Diaspora Pavilion, Palazzo Pisani Santa Marina, Venice, 2017
Abbas Zahedi’s practice is influenced by his concept of neo-diaspora – as the predicament of being a second or third generation migrant. For the artist, this reality is no longer marked by the traditional understanding of diaspora, as a movement from the margins to the metropole; but instead, it is a process of survival within a complex and transitional state of belonging to multiple imaginal spaces.
His work critically reflects on the failings of multiculturalism, questioning methods of integration from cultural, rather than social or economic grounds. Through his work Zahedi is observing his position and formulating a mode of existence that will enable him to engage socially, whilst at the same time processing a multitude of traumatic events.
For the Diaspora Pavilion, Zahedi has produced MANNA (Machine Aided Neural Networking of Affect), a site-specific installation that interrogates the ways in which culture is consumed, shaped and appropriated in relation to technology and networking platforms. The acronym refers to a process of transformation, which he himself has undergone to cope with the affective outcomes of his predicament. Zahedi connects these ideas to the proliferation of artisanal food and drinks making, which he has adopted into his practice, as it links directly to the history of his family, who were ceremonial drinks makers in Iran.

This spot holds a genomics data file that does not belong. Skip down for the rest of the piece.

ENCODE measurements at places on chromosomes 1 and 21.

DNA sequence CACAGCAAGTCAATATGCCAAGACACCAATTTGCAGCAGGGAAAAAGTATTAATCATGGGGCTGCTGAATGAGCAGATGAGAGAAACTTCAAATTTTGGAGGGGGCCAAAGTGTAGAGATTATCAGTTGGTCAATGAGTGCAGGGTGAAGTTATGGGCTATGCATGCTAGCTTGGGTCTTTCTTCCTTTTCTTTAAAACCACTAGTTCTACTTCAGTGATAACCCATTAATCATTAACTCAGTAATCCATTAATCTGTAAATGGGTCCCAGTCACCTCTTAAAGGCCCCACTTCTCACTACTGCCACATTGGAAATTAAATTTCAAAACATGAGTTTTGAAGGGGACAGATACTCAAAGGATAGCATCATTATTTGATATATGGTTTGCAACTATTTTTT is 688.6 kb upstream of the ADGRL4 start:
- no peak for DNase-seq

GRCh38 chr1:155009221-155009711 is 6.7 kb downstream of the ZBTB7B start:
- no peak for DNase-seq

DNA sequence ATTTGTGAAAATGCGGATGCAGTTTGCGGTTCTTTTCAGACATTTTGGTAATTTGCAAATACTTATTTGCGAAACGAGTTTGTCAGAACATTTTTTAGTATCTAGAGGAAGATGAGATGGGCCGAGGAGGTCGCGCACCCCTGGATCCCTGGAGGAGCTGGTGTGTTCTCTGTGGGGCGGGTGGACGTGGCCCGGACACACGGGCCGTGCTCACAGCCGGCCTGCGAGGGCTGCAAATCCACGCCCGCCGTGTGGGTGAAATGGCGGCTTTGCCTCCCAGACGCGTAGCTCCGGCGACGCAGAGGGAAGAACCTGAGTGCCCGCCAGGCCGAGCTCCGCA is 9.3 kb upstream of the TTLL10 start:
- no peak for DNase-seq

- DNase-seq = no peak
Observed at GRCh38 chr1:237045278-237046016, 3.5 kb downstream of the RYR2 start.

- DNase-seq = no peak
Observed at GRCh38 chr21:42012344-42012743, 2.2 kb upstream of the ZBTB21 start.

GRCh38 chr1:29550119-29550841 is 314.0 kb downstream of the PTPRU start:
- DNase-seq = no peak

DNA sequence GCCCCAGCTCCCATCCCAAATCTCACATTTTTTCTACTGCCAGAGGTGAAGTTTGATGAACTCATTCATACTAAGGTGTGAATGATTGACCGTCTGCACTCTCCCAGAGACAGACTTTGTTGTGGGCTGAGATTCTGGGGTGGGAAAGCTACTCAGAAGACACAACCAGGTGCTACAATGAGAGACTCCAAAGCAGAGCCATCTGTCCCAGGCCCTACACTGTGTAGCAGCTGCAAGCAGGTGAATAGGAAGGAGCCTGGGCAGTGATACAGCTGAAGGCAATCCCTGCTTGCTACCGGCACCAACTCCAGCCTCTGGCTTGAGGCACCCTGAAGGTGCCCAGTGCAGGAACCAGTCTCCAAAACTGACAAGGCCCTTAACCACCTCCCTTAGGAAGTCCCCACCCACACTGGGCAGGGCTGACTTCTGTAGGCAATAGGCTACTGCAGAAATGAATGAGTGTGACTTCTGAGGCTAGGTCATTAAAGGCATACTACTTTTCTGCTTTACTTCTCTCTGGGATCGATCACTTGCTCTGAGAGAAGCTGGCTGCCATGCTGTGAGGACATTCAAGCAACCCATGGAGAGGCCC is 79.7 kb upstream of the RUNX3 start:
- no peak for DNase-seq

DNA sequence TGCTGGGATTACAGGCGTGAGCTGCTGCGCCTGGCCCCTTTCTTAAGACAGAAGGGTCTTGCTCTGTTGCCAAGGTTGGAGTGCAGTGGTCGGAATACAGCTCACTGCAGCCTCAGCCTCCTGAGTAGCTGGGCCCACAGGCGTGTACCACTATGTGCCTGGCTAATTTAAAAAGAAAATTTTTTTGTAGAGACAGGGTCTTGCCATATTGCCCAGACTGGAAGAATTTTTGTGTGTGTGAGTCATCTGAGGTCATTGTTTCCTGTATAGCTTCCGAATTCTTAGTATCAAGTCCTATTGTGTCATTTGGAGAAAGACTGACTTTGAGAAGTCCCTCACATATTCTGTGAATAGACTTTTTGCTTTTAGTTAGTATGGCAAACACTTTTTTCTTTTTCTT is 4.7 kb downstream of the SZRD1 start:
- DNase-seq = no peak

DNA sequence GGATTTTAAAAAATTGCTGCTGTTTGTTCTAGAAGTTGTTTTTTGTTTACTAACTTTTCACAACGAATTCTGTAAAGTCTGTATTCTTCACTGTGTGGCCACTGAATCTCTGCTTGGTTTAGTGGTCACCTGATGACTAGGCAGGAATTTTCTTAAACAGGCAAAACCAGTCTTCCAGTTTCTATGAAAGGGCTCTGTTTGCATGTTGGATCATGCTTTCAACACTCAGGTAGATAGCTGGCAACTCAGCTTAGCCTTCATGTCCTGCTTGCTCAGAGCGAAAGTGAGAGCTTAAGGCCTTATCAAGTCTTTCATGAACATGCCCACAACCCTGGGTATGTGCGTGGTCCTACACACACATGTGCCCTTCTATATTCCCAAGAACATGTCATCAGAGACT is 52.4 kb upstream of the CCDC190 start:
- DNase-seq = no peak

In the space Zahedi presents a large scale print of a scene from his home in London. This features inherited and found objects that are reflected against intimate moments; correlating the privacy of domestic portraits with the hidden layers of algorithmic networks. A video loop captures fleeting memories of a figure sitting on his rooftop in Tehran as he faces a sculpture in the form of maternal memento; acquiescing the seeking of cultural heritage into new avenues of consumptive behaviour. These visual elements are paired with a sound work, in which we hear the artist manually bottling drinks – an inadvertent grieving ritual that he underwent for hundreds of hours, culminating in the production of the beverages that are housed in one of the large cabinets and also feature in his site-specific performance #FakeBooze.Source: International Curators Forum